Maneesh and I met each other for the first time when we found ourselves in the same project in our very first job way back in 1991 in Mumbai (then referred to as Bombay). He was one of those very sincere, very sharp in software coding and a very shy kind of person. (As an aside, he is still very sincere and super sharp in technology – maybe not as shy; but hey! two out of three counts!!)
We came to US together – again, for a common project. Citibank had shipped us to Florida in the same flight. Eventually, both of us were shipped to Dallas together. And at some point of time, I left Citi but he continued. Over the years, we have some contacts (after all, who can escape my birthday calls 🙂 ) . The thing I knew about him was that he had started a company – Sena – which was into online security. As online banking took off, Maneesh and Sena did extremely well. Eventually he sold the company. By then he had moved back to India.
Ever since, he has focused his time and effort in social entrepreneurship (something he has grown a deep liking for after getting his MBA from Stern) and investing in start up companies.
I missed Maneesh last time I was in Pune. Not this time!! In fact, he was waiting downstairs at my Bengali teacher’s building to pick me up and settle down at a coffee shop. I obviously had a lot of questions for him. I am not an entrepreneur. That bug never bit me. Ergo, I am always intrigued by people who do that. I am curious about how their brains compute the risk-return curve.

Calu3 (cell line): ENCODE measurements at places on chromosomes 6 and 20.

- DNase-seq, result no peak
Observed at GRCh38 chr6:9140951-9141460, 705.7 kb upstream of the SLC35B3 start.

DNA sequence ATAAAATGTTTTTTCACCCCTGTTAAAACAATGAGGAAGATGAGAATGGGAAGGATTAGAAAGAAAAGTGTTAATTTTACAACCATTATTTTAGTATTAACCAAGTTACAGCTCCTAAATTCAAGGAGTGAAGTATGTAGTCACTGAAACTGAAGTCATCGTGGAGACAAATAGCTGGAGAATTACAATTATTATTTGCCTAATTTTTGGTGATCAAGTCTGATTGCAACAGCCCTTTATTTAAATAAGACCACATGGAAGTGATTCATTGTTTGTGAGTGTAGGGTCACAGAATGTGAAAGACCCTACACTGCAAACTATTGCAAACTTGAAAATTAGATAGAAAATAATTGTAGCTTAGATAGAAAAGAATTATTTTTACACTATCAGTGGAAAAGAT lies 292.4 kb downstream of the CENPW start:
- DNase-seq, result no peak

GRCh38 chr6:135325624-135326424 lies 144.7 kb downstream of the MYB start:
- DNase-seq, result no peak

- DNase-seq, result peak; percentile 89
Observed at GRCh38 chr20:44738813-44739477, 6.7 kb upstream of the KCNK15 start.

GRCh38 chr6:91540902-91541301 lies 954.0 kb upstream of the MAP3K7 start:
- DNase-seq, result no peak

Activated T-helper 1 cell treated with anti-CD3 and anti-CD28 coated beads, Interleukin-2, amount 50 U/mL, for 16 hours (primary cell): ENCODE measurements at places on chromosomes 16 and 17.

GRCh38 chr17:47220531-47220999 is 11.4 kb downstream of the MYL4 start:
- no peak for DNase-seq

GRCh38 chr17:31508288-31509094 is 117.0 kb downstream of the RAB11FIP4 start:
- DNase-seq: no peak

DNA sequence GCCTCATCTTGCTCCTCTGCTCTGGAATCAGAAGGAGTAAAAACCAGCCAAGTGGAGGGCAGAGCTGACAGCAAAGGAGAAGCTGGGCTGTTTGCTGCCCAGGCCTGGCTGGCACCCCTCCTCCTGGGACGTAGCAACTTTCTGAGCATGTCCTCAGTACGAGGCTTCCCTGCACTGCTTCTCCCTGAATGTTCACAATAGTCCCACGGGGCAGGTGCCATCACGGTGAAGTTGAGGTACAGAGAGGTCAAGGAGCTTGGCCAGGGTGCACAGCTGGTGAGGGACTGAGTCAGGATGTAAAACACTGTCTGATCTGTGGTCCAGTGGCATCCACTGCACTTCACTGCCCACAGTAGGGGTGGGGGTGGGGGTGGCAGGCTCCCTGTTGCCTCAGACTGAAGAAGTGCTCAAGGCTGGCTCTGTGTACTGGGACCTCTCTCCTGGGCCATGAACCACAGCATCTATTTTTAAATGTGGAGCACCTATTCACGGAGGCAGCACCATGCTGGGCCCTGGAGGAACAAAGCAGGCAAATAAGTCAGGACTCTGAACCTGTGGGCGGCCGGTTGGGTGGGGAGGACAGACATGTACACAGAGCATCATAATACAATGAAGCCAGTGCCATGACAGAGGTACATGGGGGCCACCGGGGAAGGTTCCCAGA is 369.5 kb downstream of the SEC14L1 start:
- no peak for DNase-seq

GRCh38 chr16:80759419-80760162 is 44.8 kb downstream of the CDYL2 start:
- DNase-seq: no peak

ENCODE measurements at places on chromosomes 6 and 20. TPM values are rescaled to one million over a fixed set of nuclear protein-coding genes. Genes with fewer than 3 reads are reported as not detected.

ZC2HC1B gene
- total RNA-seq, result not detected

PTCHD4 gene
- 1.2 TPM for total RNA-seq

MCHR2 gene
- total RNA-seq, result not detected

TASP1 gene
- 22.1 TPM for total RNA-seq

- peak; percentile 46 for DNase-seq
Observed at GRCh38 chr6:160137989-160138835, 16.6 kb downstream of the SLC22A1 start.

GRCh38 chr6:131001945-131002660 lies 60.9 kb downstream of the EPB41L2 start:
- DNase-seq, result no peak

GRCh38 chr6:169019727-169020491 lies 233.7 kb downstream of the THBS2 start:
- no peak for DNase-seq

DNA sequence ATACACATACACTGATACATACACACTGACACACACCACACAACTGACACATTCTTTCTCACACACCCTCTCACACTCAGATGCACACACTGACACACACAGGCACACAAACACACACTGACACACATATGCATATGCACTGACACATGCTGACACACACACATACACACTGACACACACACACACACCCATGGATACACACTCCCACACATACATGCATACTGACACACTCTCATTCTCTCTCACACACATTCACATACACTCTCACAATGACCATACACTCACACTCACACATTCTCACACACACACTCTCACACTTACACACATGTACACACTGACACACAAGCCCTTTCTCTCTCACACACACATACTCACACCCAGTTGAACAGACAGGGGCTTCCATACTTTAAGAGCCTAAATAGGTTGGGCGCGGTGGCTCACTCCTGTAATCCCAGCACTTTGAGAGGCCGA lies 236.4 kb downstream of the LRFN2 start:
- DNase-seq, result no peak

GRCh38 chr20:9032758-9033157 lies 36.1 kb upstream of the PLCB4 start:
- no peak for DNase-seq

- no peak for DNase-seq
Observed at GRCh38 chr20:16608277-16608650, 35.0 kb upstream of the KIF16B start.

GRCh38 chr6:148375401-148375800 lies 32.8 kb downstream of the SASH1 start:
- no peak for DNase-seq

Learnt a lot from Maneesh last afternoon during our meeting for a couple of hours – specially, the ups and downs of entrepreneurship.
“What have been the key learnings in the last few years, Maneesh?”, I asked.
After a few thoughtful moments, Maneesh offered – “Probably two”.
“First,” he explained “is the important of sticking to something. You may be good at something. You may not be. You may have early successes. Or you may not. Regardless, if you continue to persevere – eventually, you are going to succeed. May not be exactly the way you thought – but you will definitely succeed”.
He even suggested that not having early success might be a boon since that tends to wean out the competitive field quickly.
“And second learning?”
“The importance of networking. Whatever it is that one tries to do in life, one cannot do by oneself alone. You always need people who can give you that extra push or get you that all-important break. You need to cultivate your network assiduously. Conversely, you should help out people who reach out to network with you. Most people start networking when they need help not before. That is a mistake”.
In other words, your network can be your net worth.
It was not all work. We wasted no time picking on our great buddies over funny incidents from the past. No point taking names – but let’s say Srini, for example 🙂 🙂
Maneesh, thank you for making time for me. I have always admired you for building your own path. But I am even more in awe of you realizing how you are spending your time today helping others!
Till next time!